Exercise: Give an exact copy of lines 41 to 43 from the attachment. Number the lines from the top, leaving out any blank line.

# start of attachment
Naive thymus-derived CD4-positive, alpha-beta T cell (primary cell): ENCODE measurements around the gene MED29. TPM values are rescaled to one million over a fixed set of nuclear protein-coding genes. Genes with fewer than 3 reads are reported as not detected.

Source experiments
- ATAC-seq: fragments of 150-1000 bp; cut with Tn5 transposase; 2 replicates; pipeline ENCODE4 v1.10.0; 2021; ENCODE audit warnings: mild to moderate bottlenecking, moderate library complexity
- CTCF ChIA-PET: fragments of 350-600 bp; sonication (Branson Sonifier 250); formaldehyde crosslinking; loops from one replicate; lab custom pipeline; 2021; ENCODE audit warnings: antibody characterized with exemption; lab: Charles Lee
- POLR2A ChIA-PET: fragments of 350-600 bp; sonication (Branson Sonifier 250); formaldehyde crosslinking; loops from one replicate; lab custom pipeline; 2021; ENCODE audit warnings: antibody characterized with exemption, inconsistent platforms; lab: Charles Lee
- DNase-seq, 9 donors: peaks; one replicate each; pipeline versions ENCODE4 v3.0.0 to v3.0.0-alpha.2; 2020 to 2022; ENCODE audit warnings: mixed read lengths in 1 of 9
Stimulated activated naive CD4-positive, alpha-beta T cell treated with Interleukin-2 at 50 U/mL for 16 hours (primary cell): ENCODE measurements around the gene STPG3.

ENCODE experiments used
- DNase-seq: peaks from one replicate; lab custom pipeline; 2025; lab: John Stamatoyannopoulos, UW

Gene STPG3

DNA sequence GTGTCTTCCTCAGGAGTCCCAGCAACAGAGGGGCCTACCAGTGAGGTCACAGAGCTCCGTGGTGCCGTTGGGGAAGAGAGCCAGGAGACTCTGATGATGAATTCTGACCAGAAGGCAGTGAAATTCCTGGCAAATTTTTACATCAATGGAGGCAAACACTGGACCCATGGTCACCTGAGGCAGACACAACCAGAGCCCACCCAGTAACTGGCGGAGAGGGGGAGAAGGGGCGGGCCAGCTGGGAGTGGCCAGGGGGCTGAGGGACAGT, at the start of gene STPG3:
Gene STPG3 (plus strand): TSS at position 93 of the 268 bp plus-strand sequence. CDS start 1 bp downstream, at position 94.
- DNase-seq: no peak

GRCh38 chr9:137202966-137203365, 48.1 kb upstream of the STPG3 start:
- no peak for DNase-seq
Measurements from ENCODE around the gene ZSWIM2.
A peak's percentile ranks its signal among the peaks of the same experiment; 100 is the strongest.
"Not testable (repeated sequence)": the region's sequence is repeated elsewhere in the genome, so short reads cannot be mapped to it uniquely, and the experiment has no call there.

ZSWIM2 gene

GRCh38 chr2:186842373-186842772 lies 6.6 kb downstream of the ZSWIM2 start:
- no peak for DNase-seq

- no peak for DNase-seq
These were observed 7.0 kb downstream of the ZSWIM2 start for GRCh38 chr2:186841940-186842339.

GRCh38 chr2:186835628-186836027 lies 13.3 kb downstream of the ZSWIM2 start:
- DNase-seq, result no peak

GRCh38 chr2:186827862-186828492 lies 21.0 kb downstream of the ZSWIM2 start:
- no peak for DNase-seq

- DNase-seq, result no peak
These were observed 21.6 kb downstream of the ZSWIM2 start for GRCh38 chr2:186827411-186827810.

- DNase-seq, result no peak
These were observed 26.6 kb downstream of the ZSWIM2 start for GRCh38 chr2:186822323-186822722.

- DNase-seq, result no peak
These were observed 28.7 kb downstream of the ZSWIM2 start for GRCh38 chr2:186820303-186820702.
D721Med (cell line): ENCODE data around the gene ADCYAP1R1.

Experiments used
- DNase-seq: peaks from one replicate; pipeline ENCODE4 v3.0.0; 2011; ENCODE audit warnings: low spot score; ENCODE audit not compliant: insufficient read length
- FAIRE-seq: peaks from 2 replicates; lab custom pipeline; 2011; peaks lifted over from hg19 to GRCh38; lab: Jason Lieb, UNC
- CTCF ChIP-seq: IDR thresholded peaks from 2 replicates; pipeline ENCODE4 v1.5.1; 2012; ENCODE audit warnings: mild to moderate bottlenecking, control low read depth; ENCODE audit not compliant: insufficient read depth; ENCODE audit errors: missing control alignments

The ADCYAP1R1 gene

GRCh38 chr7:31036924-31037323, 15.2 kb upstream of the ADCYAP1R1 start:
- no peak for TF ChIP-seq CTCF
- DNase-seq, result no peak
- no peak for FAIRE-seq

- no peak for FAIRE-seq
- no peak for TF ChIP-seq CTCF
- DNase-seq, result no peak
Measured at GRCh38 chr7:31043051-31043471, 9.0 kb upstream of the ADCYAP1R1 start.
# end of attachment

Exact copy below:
- no peak for TF ChIP-seq CTCF
- DNase-seq, result no peak
- no peak for FAIRE-seq